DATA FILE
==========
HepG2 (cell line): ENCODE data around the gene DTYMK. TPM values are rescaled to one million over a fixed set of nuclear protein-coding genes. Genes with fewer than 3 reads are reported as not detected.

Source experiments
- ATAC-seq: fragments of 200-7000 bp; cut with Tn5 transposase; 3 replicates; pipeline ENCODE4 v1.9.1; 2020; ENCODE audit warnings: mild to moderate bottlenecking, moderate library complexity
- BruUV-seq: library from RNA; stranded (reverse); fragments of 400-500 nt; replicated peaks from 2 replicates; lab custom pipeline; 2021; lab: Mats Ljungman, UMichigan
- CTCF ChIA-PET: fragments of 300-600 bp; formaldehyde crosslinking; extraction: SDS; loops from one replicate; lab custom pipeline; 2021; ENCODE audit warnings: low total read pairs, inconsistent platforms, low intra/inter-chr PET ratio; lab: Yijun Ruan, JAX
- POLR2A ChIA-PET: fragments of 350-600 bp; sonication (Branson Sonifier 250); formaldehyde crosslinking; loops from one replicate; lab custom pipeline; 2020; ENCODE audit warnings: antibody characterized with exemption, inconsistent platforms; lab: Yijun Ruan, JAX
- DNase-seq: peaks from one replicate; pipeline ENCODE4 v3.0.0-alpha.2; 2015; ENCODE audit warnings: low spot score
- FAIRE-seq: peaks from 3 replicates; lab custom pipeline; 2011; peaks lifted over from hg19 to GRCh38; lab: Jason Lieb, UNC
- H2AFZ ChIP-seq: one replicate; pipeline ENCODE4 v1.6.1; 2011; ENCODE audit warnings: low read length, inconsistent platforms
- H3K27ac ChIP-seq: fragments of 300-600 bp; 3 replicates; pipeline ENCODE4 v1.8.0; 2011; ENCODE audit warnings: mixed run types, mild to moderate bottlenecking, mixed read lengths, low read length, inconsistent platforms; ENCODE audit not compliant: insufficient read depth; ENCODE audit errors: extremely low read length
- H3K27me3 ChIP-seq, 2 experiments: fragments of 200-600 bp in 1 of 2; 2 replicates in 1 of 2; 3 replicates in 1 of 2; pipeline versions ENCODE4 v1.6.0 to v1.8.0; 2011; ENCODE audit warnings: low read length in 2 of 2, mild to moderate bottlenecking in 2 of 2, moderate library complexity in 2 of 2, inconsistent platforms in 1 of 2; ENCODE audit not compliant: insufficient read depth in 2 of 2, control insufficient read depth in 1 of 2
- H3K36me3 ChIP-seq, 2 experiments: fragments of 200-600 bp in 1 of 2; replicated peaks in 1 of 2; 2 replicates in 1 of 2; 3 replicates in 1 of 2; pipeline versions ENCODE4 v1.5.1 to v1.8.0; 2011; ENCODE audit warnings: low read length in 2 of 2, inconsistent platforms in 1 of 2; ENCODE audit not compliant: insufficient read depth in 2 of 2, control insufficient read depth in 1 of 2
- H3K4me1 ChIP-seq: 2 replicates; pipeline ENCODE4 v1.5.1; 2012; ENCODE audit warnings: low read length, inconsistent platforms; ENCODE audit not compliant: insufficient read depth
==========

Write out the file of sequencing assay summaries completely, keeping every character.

HepG2 (cell line): ENCODE data around the gene DTYMK. TPM values are rescaled to one million over a fixed set of nuclear protein-coding genes. Genes with fewer than 3 reads are reported as not detected.

Source experiments
- ATAC-seq: fragments of 200-7000 bp; cut with Tn5 transposase; 3 replicates; pipeline ENCODE4 v1.9.1; 2020; ENCODE audit warnings: mild to moderate bottlenecking, moderate library complexity
- BruUV-seq: library from RNA; stranded (reverse); fragments of 400-500 nt; replicated peaks from 2 replicates; lab custom pipeline; 2021; lab: Mats Ljungman, UMichigan
- CTCF ChIA-PET: fragments of 300-600 bp; formaldehyde crosslinking; extraction: SDS; loops from one replicate; lab custom pipeline; 2021; ENCODE audit warnings: low total read pairs, inconsistent platforms, low intra/inter-chr PET ratio; lab: Yijun Ruan, JAX
- POLR2A ChIA-PET: fragments of 350-600 bp; sonication (Branson Sonifier 250); formaldehyde crosslinking; loops from one replicate; lab custom pipeline; 2020; ENCODE audit warnings: antibody characterized with exemption, inconsistent platforms; lab: Yijun Ruan, JAX
- DNase-seq: peaks from one replicate; pipeline ENCODE4 v3.0.0-alpha.2; 2015; ENCODE audit warnings: low spot score
- FAIRE-seq: peaks from 3 replicates; lab custom pipeline; 2011; peaks lifted over from hg19 to GRCh38; lab: Jason Lieb, UNC
- H2AFZ ChIP-seq: one replicate; pipeline ENCODE4 v1.6.1; 2011; ENCODE audit warnings: low read length, inconsistent platforms
- H3K27ac ChIP-seq: fragments of 300-600 bp; 3 replicates; pipeline ENCODE4 v1.8.0; 2011; ENCODE audit warnings: mixed run types, mild to moderate bottlenecking, mixed read lengths, low read length, inconsistent platforms; ENCODE audit not compliant: insufficient read depth; ENCODE audit errors: extremely low read length
- H3K27me3 ChIP-seq, 2 experiments: fragments of 200-600 bp in 1 of 2; 2 replicates in 1 of 2; 3 replicates in 1 of 2; pipeline versions ENCODE4 v1.6.0 to v1.8.0; 2011; ENCODE audit warnings: low read length in 2 of 2, mild to moderate bottlenecking in 2 of 2, moderate library complexity in 2 of 2, inconsistent platforms in 1 of 2; ENCODE audit not compliant: insufficient read depth in 2 of 2, control insufficient read depth in 1 of 2
- H3K36me3 ChIP-seq, 2 experiments: fragments of 200-600 bp in 1 of 2; replicated peaks in 1 of 2; 2 replicates in 1 of 2; 3 replicates in 1 of 2; pipeline versions ENCODE4 v1.5.1 to v1.8.0; 2011; ENCODE audit warnings: low read length in 2 of 2, inconsistent platforms in 1 of 2; ENCODE audit not compliant: insufficient read depth in 2 of 2, control insufficient read depth in 1 of 2
- H3K4me1 ChIP-seq: 2 replicates; pipeline ENCODE4 v1.5.1; 2012; ENCODE audit warnings: low read length, inconsistent platforms; ENCODE audit not compliant: insufficient read depth